“The palate [of the skull], on the bottom side, was beautiful,” he said of the specimen. “It’s probably one of the most well preserved palates I’ve ever seen on a phytosaur skull.”

And it was about a meter under these remains that two of Parker’s colleagues made the team’s most unusual find: a stratum of light-colored earth about 10 to 15 centimeters thick, packed from top to bottom with familiar-looking, organic forms.

“It became pretty obvious that it was really heavily full of coprolites,” Parker said. “These things are actually contacting each other, they’re so close.”

Feces can be a valuable source of information, yielding important clues about ancient animals’ diets, Parker noted. But they can also serve as calling cards for animals that otherwise would leave no remains.

The discovery of spiral-shaped poop, for instance, told the team that freshwater sharks once inhabited the area, because only sharks have spiral-shaped intestines.

Perhaps more important, however, the layer of feces was also packed with bits of bones and other fossilized remains — including fish scales and teeth, and the fragments of skulls and larger bones belonging to one of the era’s most unlikely apex predators: metoposaurs.

Giant amphibians that grew to more than a meter and a half in length, metoposaurs were “some of the top carnivores at the time,” Parker said, and the great diversity and density of life in the primordial pond is probably what drew them there.

“These things are just pooping like crazy, generations of these animals living and dying in this pond.

The result of all that activity was a fossil bed that Parker described as “extremely rich.”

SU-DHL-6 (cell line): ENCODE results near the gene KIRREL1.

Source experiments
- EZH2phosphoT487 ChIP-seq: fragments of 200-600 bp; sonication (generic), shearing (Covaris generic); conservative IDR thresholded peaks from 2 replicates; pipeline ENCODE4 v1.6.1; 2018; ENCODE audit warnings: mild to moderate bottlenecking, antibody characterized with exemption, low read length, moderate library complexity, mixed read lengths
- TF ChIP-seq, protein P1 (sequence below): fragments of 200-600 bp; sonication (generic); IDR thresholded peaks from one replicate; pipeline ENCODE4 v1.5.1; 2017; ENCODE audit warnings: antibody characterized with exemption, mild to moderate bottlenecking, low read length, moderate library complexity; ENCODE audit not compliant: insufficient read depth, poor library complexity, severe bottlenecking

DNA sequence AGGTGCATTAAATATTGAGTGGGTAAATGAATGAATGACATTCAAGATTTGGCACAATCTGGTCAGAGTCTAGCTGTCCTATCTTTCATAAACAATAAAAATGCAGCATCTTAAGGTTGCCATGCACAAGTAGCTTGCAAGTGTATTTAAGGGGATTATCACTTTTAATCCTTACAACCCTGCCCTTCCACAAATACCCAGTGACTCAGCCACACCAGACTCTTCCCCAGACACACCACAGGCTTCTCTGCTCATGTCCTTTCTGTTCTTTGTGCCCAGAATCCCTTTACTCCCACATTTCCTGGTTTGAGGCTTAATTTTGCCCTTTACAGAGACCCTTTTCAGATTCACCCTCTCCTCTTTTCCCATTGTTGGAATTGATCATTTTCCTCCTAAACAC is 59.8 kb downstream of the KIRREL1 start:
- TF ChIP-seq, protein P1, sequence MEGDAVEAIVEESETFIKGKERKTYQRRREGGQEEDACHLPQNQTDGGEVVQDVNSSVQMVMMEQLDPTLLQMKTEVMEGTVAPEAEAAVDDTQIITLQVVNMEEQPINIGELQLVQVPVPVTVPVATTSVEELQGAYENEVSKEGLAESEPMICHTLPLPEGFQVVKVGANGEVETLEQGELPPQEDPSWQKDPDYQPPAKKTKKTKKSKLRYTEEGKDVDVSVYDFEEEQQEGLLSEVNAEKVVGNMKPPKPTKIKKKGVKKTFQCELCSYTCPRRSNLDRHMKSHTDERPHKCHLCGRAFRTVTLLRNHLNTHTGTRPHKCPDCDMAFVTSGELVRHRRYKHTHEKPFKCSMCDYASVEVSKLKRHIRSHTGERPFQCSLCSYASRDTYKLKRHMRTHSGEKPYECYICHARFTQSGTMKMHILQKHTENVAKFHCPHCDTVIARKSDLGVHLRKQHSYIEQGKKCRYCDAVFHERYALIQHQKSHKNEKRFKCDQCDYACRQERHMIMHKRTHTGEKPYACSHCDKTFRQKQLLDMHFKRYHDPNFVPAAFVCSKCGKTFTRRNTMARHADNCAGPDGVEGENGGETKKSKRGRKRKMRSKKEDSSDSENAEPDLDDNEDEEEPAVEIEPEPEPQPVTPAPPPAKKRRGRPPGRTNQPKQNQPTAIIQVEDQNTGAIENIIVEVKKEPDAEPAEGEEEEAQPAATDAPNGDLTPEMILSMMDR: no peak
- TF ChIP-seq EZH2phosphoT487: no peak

“In some places it’s literally four inches thick of coprolites and bones. There’s a fossil every inch.” [Explore another recently discovered fossil bone bed: “Dozens of Animals Discovered in Huge Wyoming Fossil Deposit“]

And, Parker noted, this unusual biological bounty was only preserved because, by a geochemical fluke, the bottom of the pond was totally lacking in oxygen.

Doswellia archosaur
A predecessor of both crocodiles and dinosaurs, the archosaur Doswellia kaltenbachi had only been discovered once before, more than 30 years ago in the Eastern U.S. (Nobu Tamura)

Oxygen allows organic matter, like feces, to decompose, and it also makes iron rust.

But without oxygen, coprolites can form — and iron in the soil can bond with other elements, like sulfur, to make the mineral pyrite, also known as fools’ gold, which the scientists found in abundance under the pond bottom.

So although it may have been a bit raw back in Triassic times, this fecund environment has left plenty of evidence to help give scientists a clearer sense of what life was like in this corner of the ancient West.

“What we’re hoping is that it will give us a nice little snapshot of what this pond environment looked like 220 million years ago,” Parker said.

But that will take a lot more work. During his team’s three weeks in the field this summer, Parker noted, they only managed to investigate “a couple of feet” of the park’s new land.

“We’ll be working this site for — who knows? — could be decades.”